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Minnesota Symposia on Child Psychology

Minnesota Symposia on Child Psychology: Volume 8

Copyright Date: 1974
Edition: NED - New edition
Pages: 208
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  • Book Info
    Minnesota Symposia on Child Psychology
    Book Description:

    Minnesota Symposia on Child Psychology: Volume 8 was first published in 1974. This eighth volume in the continuing series of publications based on papers given at the annual Minnesota Symposia on Child Psychology makes available the material from the sessions of the 1973 symposium. The symposia are sponsored by the Institute of Child Development at the University of Minnesota. Anne D. Pick, the volume editor, who is Professor Emerita at the Institute, writes an introduction. This volume contains six chapters by nine contributors from various universities and institutions, on subjects ranging from infant care in the East African highlands to recent advances in punishment, discipline, and self-control; from comparisons of the utterances of children with those of a chimpanzee to the implications of trends in perceptual development for the reading process. The contributors and their affiliations are Professor Beatrice T. Gardner, Department of Psychology, University of Nevada; Professor Allen Gardner, Department of Psychology, University of Nevada; Professor Eleanor J. Gibson, Department of Psychology, Cornell University; Professor I. I. Gottesman, Department of Psychology, University of Minnesota; Professor P. Herbert Leiderman, Stanford University School of Medicine; Professor Gloria F. Leiderman, Peninsula Children’s Center and Stanford University School of Medicine; Dr. Ross D. Parke, Social Development Section, Fels Research Institute, Yellow Springs, Ohio; Professor David Zeaman, Department of Psychology, University of Connecticut; Professor Betty J. House, Department of Psychology, University of Connecticut.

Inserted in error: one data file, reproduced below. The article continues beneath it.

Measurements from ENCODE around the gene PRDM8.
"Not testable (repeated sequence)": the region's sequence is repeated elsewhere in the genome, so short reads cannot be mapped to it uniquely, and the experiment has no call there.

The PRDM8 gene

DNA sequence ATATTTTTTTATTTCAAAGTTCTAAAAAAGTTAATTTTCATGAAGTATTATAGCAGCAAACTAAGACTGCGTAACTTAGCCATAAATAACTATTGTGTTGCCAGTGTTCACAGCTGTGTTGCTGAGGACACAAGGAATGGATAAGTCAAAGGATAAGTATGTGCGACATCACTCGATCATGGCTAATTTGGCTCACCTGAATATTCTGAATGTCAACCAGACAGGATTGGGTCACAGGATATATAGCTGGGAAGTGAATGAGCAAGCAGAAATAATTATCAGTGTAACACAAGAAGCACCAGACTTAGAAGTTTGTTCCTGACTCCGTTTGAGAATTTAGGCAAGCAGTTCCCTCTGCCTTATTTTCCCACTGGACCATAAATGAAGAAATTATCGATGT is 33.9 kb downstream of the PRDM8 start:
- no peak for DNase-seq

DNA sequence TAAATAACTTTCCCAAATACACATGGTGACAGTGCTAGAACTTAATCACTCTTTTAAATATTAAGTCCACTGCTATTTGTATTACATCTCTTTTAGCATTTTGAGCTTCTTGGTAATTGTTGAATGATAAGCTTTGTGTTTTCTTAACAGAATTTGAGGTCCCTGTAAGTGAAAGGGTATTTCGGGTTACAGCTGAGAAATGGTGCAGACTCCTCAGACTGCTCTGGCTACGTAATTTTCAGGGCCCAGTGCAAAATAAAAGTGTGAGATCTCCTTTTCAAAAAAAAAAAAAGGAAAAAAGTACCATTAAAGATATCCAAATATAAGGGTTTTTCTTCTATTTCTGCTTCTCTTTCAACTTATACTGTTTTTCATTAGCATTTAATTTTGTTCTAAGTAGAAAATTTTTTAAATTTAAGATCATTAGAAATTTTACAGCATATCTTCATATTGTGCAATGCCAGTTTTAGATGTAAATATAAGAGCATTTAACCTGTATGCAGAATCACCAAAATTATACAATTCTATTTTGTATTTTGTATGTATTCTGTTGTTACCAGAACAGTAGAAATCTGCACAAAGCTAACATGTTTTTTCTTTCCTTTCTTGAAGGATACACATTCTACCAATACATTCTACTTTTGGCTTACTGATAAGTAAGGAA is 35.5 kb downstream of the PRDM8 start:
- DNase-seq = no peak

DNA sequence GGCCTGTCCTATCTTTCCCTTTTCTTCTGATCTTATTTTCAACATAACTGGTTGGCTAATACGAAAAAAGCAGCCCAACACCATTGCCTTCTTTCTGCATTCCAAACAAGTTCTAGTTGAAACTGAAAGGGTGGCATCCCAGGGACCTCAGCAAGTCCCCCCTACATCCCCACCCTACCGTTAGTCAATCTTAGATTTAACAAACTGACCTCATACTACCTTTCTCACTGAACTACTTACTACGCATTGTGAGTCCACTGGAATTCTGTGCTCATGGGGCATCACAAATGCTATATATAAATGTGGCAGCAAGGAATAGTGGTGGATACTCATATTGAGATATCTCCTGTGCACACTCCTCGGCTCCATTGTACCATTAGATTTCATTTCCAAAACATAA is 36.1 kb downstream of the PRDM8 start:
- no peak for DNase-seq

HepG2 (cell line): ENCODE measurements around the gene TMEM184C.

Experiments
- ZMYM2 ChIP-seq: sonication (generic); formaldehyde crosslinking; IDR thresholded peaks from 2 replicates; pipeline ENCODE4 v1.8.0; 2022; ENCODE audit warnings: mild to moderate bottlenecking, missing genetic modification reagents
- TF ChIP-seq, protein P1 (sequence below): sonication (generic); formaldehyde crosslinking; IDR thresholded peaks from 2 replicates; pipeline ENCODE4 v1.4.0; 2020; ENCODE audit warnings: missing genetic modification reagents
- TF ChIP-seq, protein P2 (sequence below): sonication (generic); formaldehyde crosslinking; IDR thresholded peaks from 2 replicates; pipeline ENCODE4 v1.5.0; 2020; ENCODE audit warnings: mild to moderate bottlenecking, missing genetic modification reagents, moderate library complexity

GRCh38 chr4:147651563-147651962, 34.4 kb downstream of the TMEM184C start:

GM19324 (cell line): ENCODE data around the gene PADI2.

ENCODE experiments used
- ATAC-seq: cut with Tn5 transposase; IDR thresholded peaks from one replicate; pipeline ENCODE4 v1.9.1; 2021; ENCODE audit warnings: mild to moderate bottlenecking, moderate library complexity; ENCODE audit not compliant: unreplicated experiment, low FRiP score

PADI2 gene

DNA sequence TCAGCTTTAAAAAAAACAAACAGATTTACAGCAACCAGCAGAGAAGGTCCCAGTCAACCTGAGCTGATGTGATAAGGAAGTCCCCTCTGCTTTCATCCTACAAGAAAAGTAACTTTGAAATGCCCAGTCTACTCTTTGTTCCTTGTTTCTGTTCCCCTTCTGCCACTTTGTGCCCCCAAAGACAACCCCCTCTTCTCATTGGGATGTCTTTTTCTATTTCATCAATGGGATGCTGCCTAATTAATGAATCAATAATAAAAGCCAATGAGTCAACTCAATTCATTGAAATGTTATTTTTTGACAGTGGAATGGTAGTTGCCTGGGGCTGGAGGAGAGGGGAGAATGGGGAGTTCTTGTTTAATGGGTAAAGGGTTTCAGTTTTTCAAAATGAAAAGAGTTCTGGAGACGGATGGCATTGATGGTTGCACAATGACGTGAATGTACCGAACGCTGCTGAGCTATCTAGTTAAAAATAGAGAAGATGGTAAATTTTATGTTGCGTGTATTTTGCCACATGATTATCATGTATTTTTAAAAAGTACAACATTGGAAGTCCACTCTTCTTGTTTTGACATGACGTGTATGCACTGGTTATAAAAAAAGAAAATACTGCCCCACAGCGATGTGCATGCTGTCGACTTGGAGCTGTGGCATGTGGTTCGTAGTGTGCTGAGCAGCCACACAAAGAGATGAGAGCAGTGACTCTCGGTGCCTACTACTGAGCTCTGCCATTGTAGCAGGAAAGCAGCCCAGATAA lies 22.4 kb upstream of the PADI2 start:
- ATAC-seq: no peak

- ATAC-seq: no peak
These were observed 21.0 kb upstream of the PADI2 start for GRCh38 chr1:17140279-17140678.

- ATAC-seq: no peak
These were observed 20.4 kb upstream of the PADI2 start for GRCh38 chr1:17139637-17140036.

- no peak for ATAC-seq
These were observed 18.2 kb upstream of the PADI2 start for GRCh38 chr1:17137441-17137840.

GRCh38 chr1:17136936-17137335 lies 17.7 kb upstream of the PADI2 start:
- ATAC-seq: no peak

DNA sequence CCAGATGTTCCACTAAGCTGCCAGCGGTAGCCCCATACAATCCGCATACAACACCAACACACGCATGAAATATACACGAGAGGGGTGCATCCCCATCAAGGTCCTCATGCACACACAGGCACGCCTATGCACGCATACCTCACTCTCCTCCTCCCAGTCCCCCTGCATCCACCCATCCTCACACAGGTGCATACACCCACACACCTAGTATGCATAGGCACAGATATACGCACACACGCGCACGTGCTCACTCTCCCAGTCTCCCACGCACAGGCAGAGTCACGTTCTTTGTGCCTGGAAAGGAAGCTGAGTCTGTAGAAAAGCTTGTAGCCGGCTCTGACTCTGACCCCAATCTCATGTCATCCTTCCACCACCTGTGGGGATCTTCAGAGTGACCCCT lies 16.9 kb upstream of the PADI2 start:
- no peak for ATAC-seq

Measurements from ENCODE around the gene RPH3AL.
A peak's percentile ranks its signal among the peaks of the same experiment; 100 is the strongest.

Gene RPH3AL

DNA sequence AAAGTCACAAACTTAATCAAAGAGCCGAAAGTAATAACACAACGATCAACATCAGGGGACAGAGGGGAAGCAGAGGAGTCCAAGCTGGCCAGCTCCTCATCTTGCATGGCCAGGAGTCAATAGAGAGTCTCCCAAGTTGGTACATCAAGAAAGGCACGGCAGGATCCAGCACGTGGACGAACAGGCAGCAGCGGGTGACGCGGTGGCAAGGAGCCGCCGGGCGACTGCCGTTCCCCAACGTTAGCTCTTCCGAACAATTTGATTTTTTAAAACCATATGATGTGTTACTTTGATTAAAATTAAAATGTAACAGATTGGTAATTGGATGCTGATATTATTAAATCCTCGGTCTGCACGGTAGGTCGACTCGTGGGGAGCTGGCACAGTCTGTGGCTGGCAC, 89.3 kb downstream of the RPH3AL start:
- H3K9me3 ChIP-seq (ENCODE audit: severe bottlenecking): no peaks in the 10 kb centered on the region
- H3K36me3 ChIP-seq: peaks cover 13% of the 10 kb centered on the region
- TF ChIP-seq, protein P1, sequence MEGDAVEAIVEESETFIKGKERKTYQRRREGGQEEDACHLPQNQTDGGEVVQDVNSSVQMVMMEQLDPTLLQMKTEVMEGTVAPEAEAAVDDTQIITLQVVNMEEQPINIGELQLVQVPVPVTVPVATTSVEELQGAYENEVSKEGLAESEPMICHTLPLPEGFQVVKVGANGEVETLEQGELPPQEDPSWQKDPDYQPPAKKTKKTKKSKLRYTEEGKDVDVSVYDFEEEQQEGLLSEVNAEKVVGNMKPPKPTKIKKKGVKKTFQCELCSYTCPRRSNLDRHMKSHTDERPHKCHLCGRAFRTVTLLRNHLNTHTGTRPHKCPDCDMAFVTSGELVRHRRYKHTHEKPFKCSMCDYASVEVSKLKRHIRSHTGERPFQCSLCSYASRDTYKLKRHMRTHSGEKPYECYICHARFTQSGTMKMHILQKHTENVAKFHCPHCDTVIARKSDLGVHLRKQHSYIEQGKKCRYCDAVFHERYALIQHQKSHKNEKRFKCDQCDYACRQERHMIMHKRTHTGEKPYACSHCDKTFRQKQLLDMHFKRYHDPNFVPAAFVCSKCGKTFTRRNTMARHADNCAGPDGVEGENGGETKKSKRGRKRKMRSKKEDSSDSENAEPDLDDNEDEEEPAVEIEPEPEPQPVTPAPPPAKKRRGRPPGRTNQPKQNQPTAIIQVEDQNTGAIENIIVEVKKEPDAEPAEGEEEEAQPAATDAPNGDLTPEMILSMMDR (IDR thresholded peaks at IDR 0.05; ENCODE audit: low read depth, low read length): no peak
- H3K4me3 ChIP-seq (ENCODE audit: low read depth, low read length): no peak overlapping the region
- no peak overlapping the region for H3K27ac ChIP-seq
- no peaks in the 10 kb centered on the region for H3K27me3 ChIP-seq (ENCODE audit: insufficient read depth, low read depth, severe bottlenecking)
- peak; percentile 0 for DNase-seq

eISBN: 978-0-8166-6404-7
    Subjects: Psychology

Table of Contents

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  1. Front Matter
    (pp. i-viii)
  2. Table of Contents
    (pp. ix-2)
  3. Comparing the Early Utterances of Child and Chimpanzee
    (pp. 3-23)

    Project washoe (Gardner & Gardner, 1969, 1971a, 1973) is best understood as a pilot study in a program aimed at establishing a truly comparative psychology of two-way communication. When we started, a large body of data was already available (French, 1965; Miles, 1965; Riopelle, 1967), which indicated to us that chimpanzees must have the requisite intellectual capacities. Apparently this was not a popular or even a common opinion at that time (cf. Premack, 1971), so it is important for us to emphasize our basic assumption. We saw no need for further demonstrations of the fact that chimpanzees can solve problems...

  4. Trends in Perceptual Development: Implications for the Reading Process
    (pp. 24-54)

    Just about 13 years ago I was spending a year at the Institute for Advanced Study in Princeton, New Jersey, working with great determination, but not as great confidence, on a book on perceptual learning and development. I had planned this book, struggled with problems of theory construction and pursued relevant research (not only my own but other people’s) ever since my arrival at Cornell in 1949. I had thought of it much earlier when I was a graduate student. Still, it wasn’t going as smoothly as I had hoped. One day two of my Cornell colleagues telephoned and said...